'Abirami and Daddy' happened when Arvind wanted to document his daughter’s growth, antics and progress.

Mirth mischief love TN designers doodles of daughters antics will win your heartAll images: Arvind Neelakantan
news Art Friday, April 27, 2018 - 18:24

Sometime in 2017, the world was introduced to toddler Abirami. And in the past year, many have come to know that not only is she smart and cute, but also that her actions call for smart repartees. She’s fiercely protective of her space, especially her grandmother’s lap, and likes her dolls. She’s also the kid who plays cricket with cousins Mukund and Madhav, who dote on her, but quietly removes a stump, smile intact, leaving them wondering how the wicket fell. And when alone, she swats the bat on the ground, all by herself. The next Mithali Raj?

Abirami is doted upon by her parents, grandparents and large extended family, who get to see her antics. But, she comes alive on social media in the form of Abirami and daddy, a Facebook and Instagram page of doodles created by her parents – designer Arvind Neelakantan (33) and Apoorva Balasubramanian (28), who studied communication.

For the first two months, Abirami and Daddy stayed a private collection. Her father drew a doodle for her every night, which just stayed on his desk. One day, Apoorva decided the world should see it.

Arvind, a product evangelist for Unity Technologies, Singapore, working out of Chennai, has been doodling ever since he can remember.

“I was always scribbling something on paper. I would check the office papers Appa brought home and would make use of the free space on one side. Luckily, when I was growing up, everyone encouraged me saying I had a flair for drawing. The first time it made a teacher smile was when I drew Uma Miss, while sitting in one of her classes in Sindhi Model School, Medavakkam,” he recollects.

Getting into the gaming and animation industry was almost like an early calling. So, after a degree in mechanical engineering, Arvind headed to the US to do his Master’s in Digital Media at Drexel University, Philadelphia.

‘Photos were a no-no’

Abirami and Daddy happened when Arvind wanted to document his daughter’s growth, antics and progress.

“I didn’t want something that was clichéd, so photos were a no-no. I believed that a doodle would almost be like a story frozen in motion,” he says.

Arvind thought a doodle would be able to capture the concept of a child’s growing up, be exclusive and recognisable, but also allow others to see their child in it. He set about getting the entire family’s faces and mannerisms right for the series. He also set some ground rules.

“Abirami is the only changing character in the series – depending on how her hair looks or what she’s wearing that day; everyone else stays the same. Also, I decided that Abirami will never talk in the doodle unless she actually does talk. I did not even want her to have a thought bubble,” Arvind says.

Talking about the themes in the doodles, Arvind says: “At a personal level, the series helps me maintain a diary of what she does every day. I travel often and hear about what she did at the end of the day and record it. The thing is to keenly observe so that I am able to document her everyday growth curve. Sometimes, the series features a frazzled Apoorva running behind Abirami, at others it shows Arvind and Apoorva stepping out for some couple time while his mother Rajeswari happily plays with Abirami. When the couple and Abirami travel, Rajeswari and her husband are shown sitting forlorn at the dining table.”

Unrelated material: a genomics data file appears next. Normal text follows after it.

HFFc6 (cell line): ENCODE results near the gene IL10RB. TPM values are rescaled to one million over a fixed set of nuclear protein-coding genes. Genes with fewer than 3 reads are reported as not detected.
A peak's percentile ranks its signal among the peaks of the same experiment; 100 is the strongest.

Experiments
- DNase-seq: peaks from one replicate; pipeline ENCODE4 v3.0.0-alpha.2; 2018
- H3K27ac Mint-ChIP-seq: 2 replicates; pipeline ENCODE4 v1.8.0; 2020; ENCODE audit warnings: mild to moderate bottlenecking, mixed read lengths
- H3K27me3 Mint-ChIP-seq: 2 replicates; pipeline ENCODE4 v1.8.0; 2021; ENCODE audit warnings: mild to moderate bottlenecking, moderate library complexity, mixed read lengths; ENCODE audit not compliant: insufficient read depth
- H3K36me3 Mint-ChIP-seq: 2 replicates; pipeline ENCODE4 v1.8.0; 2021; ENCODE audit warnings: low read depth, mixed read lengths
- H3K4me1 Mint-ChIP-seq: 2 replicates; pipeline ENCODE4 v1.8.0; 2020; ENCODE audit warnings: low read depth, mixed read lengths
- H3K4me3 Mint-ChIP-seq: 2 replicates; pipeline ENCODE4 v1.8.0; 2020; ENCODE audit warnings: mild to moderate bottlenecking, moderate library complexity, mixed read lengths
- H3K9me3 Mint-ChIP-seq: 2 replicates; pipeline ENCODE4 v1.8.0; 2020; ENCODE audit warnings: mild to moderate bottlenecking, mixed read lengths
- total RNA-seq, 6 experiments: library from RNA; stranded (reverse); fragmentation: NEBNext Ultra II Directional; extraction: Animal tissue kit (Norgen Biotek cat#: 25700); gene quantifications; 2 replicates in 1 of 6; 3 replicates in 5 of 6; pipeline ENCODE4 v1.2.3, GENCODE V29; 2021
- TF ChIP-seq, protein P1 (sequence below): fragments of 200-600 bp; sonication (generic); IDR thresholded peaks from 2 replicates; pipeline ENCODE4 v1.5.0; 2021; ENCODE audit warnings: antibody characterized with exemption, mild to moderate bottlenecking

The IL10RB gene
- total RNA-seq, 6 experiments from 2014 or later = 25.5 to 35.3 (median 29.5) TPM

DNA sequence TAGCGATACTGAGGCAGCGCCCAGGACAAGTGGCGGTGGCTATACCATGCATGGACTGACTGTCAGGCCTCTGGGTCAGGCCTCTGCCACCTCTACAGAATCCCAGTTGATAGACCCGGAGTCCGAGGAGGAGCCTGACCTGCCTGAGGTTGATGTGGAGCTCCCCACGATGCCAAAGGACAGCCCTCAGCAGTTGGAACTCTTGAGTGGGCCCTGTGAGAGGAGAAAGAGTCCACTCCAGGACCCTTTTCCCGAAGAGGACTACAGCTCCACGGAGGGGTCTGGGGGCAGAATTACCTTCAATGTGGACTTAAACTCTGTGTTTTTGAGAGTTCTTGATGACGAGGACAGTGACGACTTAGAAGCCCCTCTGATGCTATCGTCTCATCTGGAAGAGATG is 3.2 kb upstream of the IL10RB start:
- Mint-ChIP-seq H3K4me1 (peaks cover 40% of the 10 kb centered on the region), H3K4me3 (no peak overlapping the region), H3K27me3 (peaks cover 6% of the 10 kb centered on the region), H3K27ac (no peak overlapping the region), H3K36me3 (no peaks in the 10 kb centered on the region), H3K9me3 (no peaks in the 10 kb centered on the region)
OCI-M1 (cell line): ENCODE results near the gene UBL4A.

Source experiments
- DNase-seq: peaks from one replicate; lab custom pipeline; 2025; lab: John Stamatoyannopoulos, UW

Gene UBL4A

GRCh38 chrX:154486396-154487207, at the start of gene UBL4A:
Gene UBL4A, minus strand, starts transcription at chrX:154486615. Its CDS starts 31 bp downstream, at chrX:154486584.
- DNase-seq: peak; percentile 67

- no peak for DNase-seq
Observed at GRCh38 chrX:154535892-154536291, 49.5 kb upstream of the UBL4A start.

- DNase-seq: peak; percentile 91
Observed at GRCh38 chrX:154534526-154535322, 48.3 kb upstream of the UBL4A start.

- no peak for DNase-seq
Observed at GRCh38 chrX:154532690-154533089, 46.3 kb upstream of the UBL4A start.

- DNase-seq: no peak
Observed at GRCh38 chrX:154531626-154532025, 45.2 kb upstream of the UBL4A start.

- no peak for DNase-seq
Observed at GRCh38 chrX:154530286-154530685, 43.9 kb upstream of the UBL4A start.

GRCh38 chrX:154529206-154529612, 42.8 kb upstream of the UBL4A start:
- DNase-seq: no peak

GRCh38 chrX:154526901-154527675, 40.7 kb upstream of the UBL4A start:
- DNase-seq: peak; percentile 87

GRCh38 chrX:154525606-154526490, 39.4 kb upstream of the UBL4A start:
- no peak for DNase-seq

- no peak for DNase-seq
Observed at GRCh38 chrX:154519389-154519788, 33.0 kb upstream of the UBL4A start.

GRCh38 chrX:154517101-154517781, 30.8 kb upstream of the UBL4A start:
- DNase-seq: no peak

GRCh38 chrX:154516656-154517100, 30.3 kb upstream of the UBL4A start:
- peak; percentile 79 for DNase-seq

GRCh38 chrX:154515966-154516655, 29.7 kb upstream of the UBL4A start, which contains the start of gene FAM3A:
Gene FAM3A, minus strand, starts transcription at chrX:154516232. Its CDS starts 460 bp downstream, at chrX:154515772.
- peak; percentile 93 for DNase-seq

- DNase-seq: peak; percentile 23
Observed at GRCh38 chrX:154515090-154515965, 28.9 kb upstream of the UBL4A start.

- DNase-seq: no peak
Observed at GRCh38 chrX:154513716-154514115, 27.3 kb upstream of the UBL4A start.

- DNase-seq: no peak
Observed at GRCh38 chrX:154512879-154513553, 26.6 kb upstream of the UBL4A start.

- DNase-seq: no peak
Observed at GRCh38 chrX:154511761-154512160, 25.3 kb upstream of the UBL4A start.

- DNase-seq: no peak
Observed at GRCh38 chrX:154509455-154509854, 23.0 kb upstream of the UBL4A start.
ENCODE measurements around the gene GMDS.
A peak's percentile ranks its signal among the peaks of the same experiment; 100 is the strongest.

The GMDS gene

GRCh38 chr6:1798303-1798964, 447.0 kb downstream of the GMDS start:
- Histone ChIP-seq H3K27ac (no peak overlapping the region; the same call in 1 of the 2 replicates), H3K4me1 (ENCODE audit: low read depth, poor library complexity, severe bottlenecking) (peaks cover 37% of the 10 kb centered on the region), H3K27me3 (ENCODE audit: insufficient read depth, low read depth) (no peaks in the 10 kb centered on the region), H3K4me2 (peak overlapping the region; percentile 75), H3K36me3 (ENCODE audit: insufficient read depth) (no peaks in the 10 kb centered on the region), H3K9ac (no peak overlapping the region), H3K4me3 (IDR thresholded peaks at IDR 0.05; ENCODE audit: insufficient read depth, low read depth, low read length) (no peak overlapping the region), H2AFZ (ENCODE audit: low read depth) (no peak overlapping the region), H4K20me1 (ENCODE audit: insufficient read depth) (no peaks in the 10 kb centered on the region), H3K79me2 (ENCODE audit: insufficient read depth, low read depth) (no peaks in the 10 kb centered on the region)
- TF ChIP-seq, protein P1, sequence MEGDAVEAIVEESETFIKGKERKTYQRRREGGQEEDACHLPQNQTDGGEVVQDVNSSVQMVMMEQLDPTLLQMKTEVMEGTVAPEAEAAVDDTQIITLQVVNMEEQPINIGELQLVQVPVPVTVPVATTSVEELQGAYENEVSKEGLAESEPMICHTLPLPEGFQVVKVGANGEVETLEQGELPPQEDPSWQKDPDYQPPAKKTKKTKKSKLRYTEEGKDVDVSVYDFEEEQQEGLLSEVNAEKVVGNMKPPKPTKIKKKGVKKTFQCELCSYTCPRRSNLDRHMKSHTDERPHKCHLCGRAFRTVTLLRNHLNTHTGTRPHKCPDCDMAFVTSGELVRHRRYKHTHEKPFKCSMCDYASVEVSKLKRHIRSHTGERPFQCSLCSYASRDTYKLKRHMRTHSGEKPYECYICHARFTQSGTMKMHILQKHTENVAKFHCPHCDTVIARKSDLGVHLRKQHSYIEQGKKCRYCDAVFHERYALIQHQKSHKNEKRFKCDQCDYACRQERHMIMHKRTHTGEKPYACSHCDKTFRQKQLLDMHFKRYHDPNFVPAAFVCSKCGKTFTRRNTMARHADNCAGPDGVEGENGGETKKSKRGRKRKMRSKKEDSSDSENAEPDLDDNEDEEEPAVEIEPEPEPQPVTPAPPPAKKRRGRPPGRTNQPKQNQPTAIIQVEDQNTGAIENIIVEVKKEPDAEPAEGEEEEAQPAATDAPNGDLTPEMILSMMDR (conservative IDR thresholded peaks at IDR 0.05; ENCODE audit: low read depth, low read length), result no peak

Other doodles show Abirami going to the temple with her family where she finds a dog to chase and love. She delights in playing pranks on her cousins, but showers them with don’t-leave-me hugs when it is time to leave. And, on some days, like say April 26, 2018, she does nothing spectacular.

The family connection

The family, spread across continents, has been deeply appreciative of Arvind’s efforts, because not only does it showcase what Abirami does, but it also captures her unique personality.

“I grew up with 10 cousins living in the same area. She does not have that luxury. This introduces her to them so that they know her on a daily basis. It also helps me connect better with my wife and daughter, and I focus on the moments I can record,” says Arvind, who doodles late into the night.

The only time he’s missed doodling since he began is when he was travelling and lost a day due to the time difference between the US and India. He draws on A5 paper using a pencil and then inks it with a black pen.

At some stage, Arvind plans to publish a year’s worth of doodles. “Abirami is a year and four months old. She was born in December 2016 and I started doodling on January 15, 2017 using a notebook Apoorva’s cousin gave me. I did not know it would become a habit. Now, I cannot sleep without drawing,” says Arvind, who typically needs between 30 and 45 minutes for a sketch. Some complex pieces, such as the one of Abirami in Maamallapuram in front of Arjuna’s Penance, took him over three hours.

Does Abirami know she’s the subject of many a chuckle?

“Not quite. She occasionally sees me draw at home and fancies the black-and-white images. And yes, she smiles a lot,” Arvind laughs.

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